In the wee hours of the morning, our bridge team aptly slipped us behind the lee of the South American continent, offering us much-desired protection from the swells of the Southern Ocean. Dawn light lit up the distant hillsides as a rainbow greeted us in the morning. We reopened the bow and raised our penguin flag on the jack staff, setting our sights on the entrance to the Beagle Channel.

Named for the ship that Charles Darwin sailed upon centuries ago, the Beagle Channel thrives with wildlife. Upon approach, we watched the seabirds change from open ocean species to more coastal varieties. Sooty shearwaters gave way to South American terns. South American sea lions swam by the bow. In the distance, dozens of dolphins frolicked. A small group of dusky dolphins joined us for a spell. When dolphins choose to bow-ride, it is always a treat. Often, these creatures are spotted for mere seconds. Distant glances are enchanting but leave us wanting more. Looking down on the calm, clear waters from above, we could see the incredible patterns these animals make. Riding on the pressure wave created by our ship’s bulbous bow, the dolphins glided along as we watched in awe.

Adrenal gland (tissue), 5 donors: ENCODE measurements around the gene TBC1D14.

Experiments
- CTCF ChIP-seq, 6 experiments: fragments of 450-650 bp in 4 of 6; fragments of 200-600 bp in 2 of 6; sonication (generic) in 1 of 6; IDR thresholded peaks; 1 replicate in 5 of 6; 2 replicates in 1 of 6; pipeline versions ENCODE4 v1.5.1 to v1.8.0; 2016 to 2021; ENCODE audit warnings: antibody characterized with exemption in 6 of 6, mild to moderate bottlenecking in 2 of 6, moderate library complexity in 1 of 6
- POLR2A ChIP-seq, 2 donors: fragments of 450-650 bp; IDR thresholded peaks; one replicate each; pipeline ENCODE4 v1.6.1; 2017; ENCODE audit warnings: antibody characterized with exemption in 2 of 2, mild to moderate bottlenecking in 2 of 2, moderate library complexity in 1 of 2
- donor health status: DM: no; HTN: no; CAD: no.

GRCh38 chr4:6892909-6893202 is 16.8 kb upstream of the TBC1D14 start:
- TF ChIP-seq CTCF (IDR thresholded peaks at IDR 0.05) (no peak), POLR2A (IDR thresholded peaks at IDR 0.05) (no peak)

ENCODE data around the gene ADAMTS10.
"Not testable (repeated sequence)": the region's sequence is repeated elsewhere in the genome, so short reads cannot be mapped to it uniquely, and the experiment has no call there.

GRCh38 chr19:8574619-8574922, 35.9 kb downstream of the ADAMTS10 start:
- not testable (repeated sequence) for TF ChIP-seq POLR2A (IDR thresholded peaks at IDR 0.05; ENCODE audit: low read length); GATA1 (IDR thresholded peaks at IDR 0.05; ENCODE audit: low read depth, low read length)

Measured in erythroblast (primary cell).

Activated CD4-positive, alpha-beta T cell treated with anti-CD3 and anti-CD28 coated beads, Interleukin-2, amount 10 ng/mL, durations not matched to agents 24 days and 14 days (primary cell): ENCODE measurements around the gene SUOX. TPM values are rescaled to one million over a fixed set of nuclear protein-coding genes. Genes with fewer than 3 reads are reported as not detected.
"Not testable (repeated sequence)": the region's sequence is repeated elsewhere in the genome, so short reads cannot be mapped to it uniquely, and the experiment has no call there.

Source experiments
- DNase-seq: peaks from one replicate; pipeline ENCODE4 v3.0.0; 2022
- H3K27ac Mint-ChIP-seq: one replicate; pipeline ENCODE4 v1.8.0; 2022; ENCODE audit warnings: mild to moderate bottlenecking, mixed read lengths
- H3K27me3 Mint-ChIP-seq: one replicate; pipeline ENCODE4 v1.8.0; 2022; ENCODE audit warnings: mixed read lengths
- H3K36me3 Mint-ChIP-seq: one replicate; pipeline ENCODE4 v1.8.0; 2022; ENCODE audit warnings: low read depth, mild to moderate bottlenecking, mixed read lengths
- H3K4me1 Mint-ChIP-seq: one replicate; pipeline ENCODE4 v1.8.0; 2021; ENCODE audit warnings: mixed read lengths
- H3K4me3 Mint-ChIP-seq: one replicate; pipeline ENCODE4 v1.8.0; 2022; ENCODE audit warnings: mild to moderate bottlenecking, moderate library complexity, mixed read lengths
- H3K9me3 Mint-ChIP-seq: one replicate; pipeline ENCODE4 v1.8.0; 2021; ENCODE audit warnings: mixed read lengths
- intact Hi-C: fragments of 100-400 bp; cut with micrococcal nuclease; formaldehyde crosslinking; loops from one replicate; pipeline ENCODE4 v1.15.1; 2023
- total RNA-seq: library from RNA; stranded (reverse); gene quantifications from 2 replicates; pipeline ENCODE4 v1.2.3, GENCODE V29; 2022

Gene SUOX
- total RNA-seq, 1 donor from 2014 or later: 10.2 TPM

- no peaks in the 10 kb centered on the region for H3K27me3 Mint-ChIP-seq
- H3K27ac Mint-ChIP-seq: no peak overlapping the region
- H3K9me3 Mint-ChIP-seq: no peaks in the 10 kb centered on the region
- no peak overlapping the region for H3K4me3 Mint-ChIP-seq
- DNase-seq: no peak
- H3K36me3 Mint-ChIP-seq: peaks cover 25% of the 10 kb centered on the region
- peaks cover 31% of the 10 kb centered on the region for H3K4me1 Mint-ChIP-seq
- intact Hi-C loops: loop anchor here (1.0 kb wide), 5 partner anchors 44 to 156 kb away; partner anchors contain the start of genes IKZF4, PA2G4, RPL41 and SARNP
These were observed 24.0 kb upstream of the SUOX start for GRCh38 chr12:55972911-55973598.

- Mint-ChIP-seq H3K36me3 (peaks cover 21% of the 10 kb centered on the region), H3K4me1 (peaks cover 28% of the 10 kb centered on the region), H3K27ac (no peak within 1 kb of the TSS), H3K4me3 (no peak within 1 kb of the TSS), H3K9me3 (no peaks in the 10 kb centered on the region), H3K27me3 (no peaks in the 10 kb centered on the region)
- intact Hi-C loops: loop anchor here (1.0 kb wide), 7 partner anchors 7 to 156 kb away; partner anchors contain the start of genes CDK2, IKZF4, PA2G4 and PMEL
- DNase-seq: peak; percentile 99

We prepared for our upcoming departure by checking off the logistical hurdles inherent to international travel. The hotel staff prepared incredible meals, including Swedish pancakes at teatime. Michael led a well-attended and lively game of trivia enjoyed by all. The winning team earned a few highly sought prizes. As the day started to wind down, we picked up our ship’s pilot and headed into Ushuaia. The captain gave us a farewell before dinner, and we enjoyed wonderfully warm weather on the last night of our voyage. A great end to a great trip.